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Outlaws and citizens: indigenous people and the New Media Nation

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Emerging from the international movement of Indigenous peoples, what the author terms the New Media Nation is linked to the explosion of Indigenous news media, information technology, film, music, and other artistic and cultural developments. The creators of Indigenous media projects experience an array of government, transgovernment, corporate and other policies and pressures: these range from supportive to disinterested, to hostile and sometimes life-threatening. In the most supportive environments, they are able to participate as citizens working within government media policies. In the most hostile environments, they are forced to become outlaws, finding ways to send printed materials, radio signals and Internet transmissions across borders that often artificially (re)construct Indigenous peoples as bounded by nation-states. Indigenous people are using old and new technologies to amplify their voices and expand their power, disseminating information to a rapidly expanding global audience. The article draws on more than 20 years of research in several countries and picks up key themes elaborated in the book, The New Media Nation, now in press.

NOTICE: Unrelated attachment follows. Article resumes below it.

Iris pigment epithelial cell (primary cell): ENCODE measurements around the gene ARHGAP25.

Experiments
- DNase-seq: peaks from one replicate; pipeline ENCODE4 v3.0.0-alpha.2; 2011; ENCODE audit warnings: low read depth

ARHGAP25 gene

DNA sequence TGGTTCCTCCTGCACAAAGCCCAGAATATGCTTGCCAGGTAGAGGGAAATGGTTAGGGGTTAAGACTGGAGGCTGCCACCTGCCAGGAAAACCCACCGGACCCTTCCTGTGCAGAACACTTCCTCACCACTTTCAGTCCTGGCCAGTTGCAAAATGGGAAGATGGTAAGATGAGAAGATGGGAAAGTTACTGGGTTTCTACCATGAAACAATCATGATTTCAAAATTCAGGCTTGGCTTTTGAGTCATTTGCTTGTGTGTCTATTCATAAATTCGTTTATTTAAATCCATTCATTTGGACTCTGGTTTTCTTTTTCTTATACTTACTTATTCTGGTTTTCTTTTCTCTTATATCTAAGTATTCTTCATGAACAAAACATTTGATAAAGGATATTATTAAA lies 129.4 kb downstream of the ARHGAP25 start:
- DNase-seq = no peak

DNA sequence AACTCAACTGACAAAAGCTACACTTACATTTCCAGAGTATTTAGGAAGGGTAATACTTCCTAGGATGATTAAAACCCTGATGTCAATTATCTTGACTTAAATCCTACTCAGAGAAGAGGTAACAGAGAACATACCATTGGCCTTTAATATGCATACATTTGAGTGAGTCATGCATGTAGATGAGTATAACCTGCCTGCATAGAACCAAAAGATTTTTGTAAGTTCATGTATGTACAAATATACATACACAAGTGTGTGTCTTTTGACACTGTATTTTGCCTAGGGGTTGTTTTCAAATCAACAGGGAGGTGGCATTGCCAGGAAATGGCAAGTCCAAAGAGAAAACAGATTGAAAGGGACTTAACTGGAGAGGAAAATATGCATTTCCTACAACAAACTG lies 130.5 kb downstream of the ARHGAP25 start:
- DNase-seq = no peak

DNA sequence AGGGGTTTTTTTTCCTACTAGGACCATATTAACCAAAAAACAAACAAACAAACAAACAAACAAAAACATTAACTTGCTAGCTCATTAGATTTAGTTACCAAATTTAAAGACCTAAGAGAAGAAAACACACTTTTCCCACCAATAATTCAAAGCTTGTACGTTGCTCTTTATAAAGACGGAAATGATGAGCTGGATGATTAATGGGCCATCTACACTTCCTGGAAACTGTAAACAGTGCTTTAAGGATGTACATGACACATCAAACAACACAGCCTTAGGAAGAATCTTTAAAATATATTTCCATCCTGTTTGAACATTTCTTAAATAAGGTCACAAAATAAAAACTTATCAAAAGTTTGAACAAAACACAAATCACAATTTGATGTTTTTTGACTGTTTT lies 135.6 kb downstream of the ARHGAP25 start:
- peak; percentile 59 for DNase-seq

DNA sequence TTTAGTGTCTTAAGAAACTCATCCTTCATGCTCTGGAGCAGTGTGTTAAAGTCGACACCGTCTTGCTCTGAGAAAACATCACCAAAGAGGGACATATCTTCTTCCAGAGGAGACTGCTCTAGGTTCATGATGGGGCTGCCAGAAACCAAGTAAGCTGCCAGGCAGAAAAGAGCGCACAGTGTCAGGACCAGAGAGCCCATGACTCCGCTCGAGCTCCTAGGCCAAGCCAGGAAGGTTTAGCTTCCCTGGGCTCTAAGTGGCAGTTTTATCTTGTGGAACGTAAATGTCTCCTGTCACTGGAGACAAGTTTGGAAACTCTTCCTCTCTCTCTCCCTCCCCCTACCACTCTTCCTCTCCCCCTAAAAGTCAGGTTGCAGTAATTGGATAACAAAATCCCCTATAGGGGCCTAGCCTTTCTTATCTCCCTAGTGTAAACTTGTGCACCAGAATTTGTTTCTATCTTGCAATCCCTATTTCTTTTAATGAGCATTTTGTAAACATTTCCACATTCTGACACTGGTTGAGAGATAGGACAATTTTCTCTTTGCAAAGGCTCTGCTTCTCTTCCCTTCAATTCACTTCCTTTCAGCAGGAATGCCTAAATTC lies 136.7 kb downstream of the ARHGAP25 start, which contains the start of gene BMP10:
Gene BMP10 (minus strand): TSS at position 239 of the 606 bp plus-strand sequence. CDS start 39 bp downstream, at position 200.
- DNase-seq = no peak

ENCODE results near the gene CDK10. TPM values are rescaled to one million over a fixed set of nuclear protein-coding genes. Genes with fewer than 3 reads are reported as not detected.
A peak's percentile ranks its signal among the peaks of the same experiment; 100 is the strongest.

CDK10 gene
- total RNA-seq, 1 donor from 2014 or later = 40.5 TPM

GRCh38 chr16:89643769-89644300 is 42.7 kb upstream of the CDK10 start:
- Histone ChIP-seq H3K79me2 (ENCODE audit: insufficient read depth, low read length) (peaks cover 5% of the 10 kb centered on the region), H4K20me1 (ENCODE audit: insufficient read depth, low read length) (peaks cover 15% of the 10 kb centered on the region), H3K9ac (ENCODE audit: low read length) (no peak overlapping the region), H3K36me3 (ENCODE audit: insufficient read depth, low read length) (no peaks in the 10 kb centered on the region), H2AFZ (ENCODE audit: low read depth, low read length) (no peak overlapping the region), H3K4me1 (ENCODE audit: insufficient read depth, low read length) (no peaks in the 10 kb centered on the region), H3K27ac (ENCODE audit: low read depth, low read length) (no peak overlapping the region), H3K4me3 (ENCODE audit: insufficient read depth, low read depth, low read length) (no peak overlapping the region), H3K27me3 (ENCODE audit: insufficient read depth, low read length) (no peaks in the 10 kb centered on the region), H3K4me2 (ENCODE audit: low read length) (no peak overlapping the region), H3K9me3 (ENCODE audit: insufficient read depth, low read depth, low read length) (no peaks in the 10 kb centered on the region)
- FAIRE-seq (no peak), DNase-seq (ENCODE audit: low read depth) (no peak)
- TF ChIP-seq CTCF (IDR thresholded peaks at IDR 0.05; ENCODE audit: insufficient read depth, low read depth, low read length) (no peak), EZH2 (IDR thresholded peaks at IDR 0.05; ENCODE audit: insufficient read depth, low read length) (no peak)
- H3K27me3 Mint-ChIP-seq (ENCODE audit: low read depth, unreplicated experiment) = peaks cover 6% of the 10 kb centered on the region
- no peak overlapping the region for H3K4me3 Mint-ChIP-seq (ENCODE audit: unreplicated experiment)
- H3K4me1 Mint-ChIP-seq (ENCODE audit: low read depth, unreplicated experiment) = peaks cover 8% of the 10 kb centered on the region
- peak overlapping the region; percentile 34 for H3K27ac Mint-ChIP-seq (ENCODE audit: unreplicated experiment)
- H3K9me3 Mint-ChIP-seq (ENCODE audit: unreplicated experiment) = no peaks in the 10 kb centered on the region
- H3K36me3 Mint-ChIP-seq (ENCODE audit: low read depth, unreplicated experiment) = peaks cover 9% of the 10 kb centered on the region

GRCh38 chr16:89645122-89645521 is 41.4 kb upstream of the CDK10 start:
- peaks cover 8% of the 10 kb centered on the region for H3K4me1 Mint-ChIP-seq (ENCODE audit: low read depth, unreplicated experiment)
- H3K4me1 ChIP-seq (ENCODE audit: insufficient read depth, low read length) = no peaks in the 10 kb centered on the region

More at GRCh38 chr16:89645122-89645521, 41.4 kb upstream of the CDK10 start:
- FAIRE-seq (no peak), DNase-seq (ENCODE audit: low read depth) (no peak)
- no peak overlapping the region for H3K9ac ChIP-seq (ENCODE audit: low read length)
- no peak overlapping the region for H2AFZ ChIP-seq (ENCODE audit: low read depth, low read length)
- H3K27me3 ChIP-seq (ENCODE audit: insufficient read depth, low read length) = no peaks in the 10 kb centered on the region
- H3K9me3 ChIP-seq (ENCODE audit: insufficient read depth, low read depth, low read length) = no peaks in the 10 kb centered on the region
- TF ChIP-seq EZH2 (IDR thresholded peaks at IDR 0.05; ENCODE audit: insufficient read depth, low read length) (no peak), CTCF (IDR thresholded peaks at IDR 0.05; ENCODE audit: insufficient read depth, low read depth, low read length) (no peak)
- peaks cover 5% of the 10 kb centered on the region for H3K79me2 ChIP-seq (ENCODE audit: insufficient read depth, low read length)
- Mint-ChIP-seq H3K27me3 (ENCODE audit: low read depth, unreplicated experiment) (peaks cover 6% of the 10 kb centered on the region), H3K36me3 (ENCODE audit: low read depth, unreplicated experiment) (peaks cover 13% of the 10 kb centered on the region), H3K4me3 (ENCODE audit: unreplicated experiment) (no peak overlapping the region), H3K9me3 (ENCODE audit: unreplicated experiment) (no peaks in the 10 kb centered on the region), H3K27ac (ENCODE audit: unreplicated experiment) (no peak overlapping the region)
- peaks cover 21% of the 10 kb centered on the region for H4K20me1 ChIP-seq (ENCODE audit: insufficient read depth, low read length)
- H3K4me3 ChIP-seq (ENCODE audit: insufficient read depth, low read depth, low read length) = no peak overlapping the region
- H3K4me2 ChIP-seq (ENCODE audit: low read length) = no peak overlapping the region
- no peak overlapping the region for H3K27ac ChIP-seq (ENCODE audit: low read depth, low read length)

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Keywords: New Media Nation; Smi; aboriginal media; global audiences; indigenous media and cultural production; indigenous peoples; transnational movements

Document Type: Research Article

Affiliations: Leeds Metropolitan University, UK.

Publication date: 2009-03-01

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  • The International Journal of Media and Cultural Politics is committed to analyzing the politics of communication(s) and cultural processes. It addresses cultural politics in their local, international and global dimensions, recognizing equally the importance of issues defined by their specific cultural geography and those that traverse cultures and nations.
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